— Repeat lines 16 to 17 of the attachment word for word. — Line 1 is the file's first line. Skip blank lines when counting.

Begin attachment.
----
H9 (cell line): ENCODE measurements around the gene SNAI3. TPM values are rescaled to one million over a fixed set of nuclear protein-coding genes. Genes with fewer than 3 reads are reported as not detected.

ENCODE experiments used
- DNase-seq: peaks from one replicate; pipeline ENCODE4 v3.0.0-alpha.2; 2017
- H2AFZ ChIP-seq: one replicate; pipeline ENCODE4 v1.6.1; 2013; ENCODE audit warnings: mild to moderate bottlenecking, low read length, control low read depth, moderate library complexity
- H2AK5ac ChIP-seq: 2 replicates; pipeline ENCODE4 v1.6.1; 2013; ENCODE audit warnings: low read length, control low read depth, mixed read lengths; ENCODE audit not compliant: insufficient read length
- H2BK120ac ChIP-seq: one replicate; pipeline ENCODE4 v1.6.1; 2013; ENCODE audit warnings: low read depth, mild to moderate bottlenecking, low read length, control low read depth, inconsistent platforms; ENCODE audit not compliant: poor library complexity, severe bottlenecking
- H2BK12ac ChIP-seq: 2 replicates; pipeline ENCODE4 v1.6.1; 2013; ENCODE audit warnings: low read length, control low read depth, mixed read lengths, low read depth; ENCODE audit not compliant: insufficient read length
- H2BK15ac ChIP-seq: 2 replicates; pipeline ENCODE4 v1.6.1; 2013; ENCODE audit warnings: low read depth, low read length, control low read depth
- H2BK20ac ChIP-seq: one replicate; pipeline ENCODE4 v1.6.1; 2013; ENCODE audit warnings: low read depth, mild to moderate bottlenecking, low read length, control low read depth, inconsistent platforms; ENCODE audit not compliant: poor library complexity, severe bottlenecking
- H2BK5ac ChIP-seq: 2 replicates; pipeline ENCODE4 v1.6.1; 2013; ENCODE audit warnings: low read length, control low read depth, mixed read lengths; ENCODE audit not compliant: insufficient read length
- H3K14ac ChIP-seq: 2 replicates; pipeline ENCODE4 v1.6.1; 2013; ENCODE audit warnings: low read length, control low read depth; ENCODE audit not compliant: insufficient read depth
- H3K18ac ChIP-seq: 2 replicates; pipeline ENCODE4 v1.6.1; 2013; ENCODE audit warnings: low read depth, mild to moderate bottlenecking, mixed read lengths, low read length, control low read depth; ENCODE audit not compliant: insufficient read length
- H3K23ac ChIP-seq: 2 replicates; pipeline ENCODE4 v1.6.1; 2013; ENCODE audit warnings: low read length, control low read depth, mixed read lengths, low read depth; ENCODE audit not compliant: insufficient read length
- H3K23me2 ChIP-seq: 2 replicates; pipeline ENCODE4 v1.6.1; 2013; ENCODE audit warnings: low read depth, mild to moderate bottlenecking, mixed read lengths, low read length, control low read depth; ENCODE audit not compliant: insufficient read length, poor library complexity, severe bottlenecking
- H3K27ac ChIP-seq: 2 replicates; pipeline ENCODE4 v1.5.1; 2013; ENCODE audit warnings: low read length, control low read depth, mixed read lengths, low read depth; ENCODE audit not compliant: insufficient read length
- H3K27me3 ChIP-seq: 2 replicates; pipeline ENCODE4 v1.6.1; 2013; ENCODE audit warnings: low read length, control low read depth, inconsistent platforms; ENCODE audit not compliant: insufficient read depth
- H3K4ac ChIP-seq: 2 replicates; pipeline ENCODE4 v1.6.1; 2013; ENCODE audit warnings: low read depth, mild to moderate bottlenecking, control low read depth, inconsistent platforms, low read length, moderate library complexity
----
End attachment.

- H3K27me3 ChIP-seq: 2 replicates; pipeline ENCODE4 v1.6.1; 2013; ENCODE audit warnings: low read length, control low read depth, inconsistent platforms; ENCODE audit not compliant: insufficient read depth
- H3K4ac ChIP-seq: 2 replicates; pipeline ENCODE4 v1.6.1; 2013; ENCODE audit warnings: low read depth, mild to moderate bottlenecking, control low read depth, inconsistent platforms, low read length, moderate library complexity